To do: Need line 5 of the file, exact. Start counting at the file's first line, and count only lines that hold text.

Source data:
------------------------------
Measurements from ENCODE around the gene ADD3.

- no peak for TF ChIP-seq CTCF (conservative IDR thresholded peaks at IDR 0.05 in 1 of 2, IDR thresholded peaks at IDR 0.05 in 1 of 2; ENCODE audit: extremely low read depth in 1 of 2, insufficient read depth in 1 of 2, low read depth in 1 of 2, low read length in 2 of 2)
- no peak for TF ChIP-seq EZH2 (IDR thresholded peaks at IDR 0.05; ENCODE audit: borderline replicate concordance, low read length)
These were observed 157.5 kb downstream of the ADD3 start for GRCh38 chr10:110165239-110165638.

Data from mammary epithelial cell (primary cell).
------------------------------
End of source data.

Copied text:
Data from mammary epithelial cell (primary cell).